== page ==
You can have up to three characters in battle at any given moment and you are free to switch between them during the fight as you please. Unlike many other games, switching does not use a turn. Attacks are split into three categories: physical attacks, magical attacks and so-called Devour skills. Both physical attacks and magical attacks have elements and exploiting elemental weaknesses is key to winning fights. Magical attacks are themselves split into three categories, that being offensive spells, healing spells and trap skills. Traps are special skill with a variety of effects, from damage to status ailments, that you can place one on the enemies' side of the field (like a layer directly above or below them) and then force them into them by using physical attacks that can change enemy position or lure them into attack you from a certain layer. This adds a ton of strategy to battles. Sadly, traps are completely useless against bosses, as they refuse to move from their initial position (some even take up multiple layers themselves), so they won't walk into your traps at all. Likewise, some enemies cannot be moved by your attacks, meaning traps, while interesting, will eventually phase out of relevance, as healing spells becomes a lot more important as the game goes on.

The last skill type are Devour skills. Players of Tales of Berseria will remember that protagonist Velvet could use "Devour" on her enemies, gaining additional, temporary effects in battle. Dragon Star Varnir takes that mechanic and improves it a lot. Devouring enemies in this game will net you their "Dragon Core", which allows you to gain new abilities as well as increase your stats by spending Factor Points you gain after each battle in a system not unlike the Sphere Grid from Final Fantasy X. Before you can Devour an enemy, you first have to raise the Devour Chance by using attacks that are super effective against them. The weaker the enemy gets, the higher your chances of devouring them. This is by far the most interesting mechanic this game has to offer, as it allows for much experimentation and build your characters in many different ways.

Another battle mechanic is Dragon Awakening, which happens automatically once a certain gauge is filled. The character that undergoes this will use the dragon's powers inside of them to transform into a demonic looking version of themselves. For the duration of the transformation (which lasts until the gauge is empty once more), your attacking stats are doubled, granting you a huge advantage. There is also a chance that "Dragon Rage" will occur, making it so your attacking stats are increased even further, but your defenses are halved, making it a double-edged sword. Chance of Dragon Rage increases the lower your HP are.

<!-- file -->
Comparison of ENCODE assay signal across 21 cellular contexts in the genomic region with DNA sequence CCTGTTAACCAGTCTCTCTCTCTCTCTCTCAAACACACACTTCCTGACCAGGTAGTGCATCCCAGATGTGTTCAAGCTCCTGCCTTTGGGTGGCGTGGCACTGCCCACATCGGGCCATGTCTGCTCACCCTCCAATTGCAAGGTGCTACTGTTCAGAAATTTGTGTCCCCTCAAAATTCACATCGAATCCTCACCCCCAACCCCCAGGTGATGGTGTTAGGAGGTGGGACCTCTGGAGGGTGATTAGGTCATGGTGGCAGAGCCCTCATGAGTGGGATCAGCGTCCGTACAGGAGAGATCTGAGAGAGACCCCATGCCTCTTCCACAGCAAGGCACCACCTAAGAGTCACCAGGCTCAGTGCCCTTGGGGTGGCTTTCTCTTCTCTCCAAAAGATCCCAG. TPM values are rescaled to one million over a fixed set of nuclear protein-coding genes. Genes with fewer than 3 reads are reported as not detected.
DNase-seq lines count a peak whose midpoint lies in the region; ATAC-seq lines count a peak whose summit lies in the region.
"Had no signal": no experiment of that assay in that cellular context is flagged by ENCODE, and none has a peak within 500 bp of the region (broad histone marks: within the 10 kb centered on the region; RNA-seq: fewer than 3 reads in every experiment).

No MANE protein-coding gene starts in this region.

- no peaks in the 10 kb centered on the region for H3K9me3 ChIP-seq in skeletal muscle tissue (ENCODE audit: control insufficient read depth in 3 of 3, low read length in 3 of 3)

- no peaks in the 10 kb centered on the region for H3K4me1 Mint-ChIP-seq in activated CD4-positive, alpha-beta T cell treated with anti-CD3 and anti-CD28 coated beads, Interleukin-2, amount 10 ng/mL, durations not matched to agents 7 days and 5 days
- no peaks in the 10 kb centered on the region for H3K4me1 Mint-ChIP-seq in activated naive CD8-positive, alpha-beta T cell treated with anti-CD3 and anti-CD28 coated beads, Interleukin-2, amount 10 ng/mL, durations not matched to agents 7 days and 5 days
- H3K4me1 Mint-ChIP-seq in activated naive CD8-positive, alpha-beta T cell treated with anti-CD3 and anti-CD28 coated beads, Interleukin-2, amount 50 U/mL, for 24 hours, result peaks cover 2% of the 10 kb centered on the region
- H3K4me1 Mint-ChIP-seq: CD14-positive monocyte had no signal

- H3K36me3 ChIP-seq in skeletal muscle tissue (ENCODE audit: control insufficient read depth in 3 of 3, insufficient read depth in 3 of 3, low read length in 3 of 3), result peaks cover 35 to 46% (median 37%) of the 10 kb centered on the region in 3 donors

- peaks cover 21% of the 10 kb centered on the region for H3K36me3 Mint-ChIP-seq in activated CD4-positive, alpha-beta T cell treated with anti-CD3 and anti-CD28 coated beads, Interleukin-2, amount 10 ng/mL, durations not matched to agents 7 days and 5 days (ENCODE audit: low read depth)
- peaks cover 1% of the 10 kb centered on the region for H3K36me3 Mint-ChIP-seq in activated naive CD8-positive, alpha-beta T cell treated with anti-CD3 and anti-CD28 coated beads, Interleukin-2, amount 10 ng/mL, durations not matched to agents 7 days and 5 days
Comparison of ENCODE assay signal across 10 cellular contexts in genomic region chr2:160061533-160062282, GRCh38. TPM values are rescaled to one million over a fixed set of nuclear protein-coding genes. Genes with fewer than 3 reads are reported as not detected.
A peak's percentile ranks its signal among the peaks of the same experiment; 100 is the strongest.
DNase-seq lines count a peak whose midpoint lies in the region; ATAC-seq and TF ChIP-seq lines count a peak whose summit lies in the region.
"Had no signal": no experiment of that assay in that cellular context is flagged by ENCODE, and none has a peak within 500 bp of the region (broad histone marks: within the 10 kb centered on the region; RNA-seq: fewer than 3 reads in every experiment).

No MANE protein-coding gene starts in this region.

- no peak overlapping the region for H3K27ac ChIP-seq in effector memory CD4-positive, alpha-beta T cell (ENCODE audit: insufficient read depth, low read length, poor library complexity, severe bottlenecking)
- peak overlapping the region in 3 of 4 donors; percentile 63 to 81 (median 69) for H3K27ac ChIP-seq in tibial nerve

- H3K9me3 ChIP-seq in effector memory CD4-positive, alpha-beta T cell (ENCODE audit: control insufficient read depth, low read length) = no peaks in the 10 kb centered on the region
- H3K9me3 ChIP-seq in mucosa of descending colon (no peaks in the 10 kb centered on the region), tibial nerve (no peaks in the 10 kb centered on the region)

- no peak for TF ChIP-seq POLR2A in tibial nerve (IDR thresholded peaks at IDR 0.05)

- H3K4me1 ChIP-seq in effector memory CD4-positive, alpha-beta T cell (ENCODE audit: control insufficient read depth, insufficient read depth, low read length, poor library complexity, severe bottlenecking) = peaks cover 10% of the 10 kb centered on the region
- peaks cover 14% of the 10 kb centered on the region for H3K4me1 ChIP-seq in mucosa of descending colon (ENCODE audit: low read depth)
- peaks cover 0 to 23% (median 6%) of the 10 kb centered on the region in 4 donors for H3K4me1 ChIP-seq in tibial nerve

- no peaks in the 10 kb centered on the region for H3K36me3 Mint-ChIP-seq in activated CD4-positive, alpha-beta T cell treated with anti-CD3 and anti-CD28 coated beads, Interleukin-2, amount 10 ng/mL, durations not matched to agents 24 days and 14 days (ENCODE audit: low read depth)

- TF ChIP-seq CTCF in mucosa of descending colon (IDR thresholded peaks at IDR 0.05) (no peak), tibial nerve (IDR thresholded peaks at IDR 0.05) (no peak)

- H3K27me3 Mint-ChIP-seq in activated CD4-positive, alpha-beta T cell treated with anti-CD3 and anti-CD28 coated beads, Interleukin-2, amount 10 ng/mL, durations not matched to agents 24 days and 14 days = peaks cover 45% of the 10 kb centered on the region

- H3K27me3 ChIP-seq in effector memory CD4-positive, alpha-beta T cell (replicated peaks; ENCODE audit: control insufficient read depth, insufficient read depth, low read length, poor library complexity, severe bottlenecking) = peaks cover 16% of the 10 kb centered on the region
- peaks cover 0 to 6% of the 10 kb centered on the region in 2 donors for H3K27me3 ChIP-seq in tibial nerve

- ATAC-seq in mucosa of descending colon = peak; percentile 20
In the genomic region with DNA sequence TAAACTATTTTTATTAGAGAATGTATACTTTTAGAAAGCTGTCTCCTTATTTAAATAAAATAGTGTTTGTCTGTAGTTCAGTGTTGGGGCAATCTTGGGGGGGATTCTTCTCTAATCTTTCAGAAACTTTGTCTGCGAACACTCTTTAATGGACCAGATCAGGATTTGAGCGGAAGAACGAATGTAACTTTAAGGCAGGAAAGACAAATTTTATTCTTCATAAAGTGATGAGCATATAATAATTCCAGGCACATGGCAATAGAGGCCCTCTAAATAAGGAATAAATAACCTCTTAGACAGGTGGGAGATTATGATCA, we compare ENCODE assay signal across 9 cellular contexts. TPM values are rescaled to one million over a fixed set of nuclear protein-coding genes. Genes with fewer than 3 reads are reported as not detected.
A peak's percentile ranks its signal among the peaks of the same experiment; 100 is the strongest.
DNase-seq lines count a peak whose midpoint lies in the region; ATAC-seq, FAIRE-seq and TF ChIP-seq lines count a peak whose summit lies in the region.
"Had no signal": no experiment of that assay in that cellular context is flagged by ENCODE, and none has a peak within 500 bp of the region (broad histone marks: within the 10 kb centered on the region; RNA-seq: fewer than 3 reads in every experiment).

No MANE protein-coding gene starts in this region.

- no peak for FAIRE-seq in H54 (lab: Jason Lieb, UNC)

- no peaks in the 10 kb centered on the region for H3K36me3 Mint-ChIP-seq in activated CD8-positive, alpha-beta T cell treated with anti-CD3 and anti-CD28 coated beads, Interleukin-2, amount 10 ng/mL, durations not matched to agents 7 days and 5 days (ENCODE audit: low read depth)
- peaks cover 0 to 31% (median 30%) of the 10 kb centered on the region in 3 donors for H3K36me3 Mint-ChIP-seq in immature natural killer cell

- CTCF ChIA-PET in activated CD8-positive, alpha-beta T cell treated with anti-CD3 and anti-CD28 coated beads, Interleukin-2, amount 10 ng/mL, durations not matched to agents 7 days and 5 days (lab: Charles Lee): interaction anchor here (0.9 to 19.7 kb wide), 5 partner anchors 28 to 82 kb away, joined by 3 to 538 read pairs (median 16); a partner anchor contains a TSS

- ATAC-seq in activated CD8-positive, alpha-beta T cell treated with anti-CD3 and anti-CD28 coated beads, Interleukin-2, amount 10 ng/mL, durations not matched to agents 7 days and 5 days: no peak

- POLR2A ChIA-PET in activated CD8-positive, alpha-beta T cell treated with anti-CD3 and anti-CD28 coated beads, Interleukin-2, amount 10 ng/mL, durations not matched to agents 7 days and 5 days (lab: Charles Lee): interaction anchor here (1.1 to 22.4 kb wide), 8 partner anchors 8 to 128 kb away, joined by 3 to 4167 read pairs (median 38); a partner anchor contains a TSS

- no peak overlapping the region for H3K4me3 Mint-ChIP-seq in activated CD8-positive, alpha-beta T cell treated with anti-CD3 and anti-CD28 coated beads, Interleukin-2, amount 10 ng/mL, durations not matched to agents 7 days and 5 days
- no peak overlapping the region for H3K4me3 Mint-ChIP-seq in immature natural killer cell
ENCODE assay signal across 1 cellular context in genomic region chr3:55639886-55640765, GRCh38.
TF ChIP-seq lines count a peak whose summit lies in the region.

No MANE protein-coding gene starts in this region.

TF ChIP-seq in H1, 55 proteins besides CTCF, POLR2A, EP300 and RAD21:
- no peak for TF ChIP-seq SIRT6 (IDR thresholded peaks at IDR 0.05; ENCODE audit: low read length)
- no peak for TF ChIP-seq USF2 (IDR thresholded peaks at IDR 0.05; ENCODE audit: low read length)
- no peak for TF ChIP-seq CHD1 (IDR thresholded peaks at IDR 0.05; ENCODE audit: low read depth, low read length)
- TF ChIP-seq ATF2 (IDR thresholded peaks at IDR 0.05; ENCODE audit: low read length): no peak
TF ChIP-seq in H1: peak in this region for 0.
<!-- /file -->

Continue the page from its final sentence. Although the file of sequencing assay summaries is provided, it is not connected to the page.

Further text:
Dragon Awakening is a cool mechanic, though I do wish you had more control over when it occurs, but since there are no downsides to using it (without taking Dragon Rage into account), I guess it is fine.

Sadly, it is also here that the game's greatest weakness lies: the enemies get downright brutal later on. Bosses will be able to attack multiple times per turn (up to four), and even normal enemies will be able to do that come lategame. Run into a group of enemies that can attack three or four times in one turn will usually result in an immediate party wipe, which, in my eyes, adds nothing to the game besides an unhealthy layer of frustrating bullshit. This is also why I said that healing spells become very important later on. You WILL need to equip every member of your party with them or else even normal battles will turn into nightmares. To add insult to injury, almost every enemy in this game is also a damage sponge, making some battles take longer than they need. The first time you encounter these kinds of enemies is also the first of many jarring spikes in difficulty.